I don’t think socioaths know that they won’t be able to love their children. Is is possible that what is supposed to be the ultimate in love is an attempt on their part to experience the actual emotion of love? Or maybe I am giving them too much credit and it is simply something one has to do in order to maintain respectability.

Skylar, I realise you didn’t mean it as it sounds, but I’m not a freak 🙂
I did at one stage however wonder if I had inherited her gene.
Having thought a great deal about it I am 100% certain that I have not. What I mistook for sociopathic tendancies on my part I think were “learned responses” from her, if that makes sense.
Quite apart from that, the very fact that she was able to control me for so long with guilt trips proved to me conclusively that I definitely am not a “path”.

I think my biggest adult issue is trust. I am to an extent a perfectionist, and a bit of a workaholic. I run a very loving and completely non violent household and would probably be described as a bit over protective. I am also known for a tremendous sense of humour.. All of the above more than likely courtesy of her.

HeatherCT, some people have children because they think it’s the “right thing to do.” Other people have children because they will, indeed, have a lifetime of “supply.” Still, other people have children because the children will have Things to use to torment and control others. And, there are those people who have children because they have the capacity to love and cherish the value of a human being – they have a love of family and healthy relationships.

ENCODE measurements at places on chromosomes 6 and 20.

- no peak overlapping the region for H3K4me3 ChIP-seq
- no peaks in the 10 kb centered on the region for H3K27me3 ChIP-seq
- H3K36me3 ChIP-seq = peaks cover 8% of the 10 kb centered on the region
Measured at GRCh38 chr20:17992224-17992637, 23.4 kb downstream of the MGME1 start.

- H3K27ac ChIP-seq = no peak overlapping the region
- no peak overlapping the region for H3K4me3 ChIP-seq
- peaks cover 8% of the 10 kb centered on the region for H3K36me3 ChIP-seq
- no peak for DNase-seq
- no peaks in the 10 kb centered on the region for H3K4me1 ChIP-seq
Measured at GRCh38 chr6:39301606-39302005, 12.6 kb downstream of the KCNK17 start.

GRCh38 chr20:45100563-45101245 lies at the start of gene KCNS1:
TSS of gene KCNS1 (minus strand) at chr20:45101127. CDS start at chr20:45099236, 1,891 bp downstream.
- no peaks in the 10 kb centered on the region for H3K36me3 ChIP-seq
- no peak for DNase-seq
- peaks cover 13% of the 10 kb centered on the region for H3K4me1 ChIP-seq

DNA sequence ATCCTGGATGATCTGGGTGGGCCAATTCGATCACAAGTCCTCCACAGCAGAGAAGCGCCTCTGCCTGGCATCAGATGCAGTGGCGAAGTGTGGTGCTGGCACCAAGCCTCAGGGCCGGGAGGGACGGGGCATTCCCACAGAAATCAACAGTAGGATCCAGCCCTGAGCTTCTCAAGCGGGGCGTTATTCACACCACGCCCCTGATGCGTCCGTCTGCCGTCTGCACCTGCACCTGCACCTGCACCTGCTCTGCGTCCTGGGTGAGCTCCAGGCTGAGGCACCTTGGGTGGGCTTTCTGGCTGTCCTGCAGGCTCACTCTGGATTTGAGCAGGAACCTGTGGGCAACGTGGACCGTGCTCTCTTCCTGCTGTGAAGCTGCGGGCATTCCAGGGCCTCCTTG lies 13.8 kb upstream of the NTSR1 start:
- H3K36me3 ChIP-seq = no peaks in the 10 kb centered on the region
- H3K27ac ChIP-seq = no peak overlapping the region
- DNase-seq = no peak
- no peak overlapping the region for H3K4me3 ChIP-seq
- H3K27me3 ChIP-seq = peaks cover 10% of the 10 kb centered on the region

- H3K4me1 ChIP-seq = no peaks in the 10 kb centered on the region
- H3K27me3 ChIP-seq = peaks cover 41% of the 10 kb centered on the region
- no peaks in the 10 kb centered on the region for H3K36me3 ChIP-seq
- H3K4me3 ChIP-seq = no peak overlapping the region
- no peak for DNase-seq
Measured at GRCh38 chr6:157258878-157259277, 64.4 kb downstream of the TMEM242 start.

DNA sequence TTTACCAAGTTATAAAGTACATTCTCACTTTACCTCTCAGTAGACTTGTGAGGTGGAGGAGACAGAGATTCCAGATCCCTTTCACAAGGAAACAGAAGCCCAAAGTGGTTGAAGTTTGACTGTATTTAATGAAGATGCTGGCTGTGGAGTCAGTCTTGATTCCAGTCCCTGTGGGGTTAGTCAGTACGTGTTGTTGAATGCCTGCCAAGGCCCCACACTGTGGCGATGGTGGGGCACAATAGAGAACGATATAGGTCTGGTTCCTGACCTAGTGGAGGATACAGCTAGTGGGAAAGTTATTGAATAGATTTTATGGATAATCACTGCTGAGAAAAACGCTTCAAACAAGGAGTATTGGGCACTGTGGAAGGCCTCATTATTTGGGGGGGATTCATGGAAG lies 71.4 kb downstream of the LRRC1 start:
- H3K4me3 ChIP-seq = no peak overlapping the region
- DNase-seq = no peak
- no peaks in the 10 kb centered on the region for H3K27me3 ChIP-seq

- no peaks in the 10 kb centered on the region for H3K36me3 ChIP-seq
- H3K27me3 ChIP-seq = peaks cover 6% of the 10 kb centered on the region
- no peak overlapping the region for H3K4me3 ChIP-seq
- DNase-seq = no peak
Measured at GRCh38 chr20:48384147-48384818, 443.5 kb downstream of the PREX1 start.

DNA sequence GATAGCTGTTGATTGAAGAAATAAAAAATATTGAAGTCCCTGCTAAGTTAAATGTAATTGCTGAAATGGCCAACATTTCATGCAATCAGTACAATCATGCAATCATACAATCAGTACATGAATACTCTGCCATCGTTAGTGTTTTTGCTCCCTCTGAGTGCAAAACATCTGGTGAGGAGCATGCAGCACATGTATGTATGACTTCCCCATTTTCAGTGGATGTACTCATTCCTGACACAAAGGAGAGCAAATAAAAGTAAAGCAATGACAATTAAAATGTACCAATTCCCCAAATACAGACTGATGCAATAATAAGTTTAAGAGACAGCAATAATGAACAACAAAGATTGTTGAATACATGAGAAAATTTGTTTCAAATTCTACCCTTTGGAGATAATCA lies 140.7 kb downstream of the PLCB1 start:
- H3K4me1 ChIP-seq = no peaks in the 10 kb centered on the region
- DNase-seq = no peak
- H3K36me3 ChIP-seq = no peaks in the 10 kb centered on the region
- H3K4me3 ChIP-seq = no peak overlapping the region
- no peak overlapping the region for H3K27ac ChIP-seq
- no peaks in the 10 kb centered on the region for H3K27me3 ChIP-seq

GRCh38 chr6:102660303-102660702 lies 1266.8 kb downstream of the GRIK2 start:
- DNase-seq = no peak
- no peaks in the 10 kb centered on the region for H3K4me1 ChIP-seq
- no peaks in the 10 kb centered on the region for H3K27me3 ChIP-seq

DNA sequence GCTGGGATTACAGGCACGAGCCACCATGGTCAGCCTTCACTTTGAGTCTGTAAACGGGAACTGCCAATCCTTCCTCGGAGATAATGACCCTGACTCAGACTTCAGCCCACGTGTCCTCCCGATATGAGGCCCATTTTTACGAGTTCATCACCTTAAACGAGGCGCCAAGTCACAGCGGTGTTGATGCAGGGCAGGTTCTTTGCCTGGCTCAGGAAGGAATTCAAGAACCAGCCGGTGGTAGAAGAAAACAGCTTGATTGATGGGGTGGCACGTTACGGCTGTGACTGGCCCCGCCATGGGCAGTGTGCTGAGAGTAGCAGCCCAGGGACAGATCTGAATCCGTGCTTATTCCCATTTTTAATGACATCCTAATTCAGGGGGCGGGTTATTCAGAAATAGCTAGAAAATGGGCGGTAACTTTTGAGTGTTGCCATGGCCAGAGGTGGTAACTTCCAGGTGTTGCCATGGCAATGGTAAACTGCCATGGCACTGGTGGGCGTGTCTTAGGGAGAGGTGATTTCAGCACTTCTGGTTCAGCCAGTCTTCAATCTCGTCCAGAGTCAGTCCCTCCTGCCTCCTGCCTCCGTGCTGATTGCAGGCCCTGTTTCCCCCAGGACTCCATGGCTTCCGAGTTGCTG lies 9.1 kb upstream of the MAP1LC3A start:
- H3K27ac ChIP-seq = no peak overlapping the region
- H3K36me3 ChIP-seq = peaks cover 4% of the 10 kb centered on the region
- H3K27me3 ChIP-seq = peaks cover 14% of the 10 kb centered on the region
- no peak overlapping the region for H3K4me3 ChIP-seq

Sunflower – what a horrible thing for any person to say to a child! That’s one of the most narcissistic remarks a parent could make to a child! It’s the OTHER way around: a child is born for a parent to love.

Brightest blessings

HeatherCT:

I think it could be both. They know they are different and don’t feel emotions. Maybe they do think that having children will evoke the ultimate of love in them and then when it doesn’t happen, they just abuse the children. I also do believe they have children to look normal, to look like they are a family man (in my spath’s case) or family woman. I KNOW he wants the whole IMAGE.

Babies are “trouble” to care for…get up in the night etc….but they are not defiant in any form, they are controllable.

People who abuse their children, and I think Heather CT’s mom would definitely QUALIFY as an abuser….see those children as possessions and if they “defy” the owner they are devalued.

Many psychopaths and others who are HIGH in P traits become ministers or teachers or others in positions of status, authority to cover up for the lack of INNER bonding. Doesn’t surprise me that HeatherCTs mom was a minister.

Many families live like that with one grossly dysfunctional partner and one enabler. My family did and I too thought it was NORMAL because that was what I saw at home. My step father was a wonderful man but he enabled my egg donor, the only time I ever saw him step up to her when she was in a rage was when she was beating me uncontrollably when I was 15. I “provoked” her by sassing her, but when she started hitting me I became definant and COUNTED THE LICKS which really enraged her to were she was foaming at the mouth, he finally pulled her off of . He was very supportive and nurturing of me though, and for that I will be eternally grateful.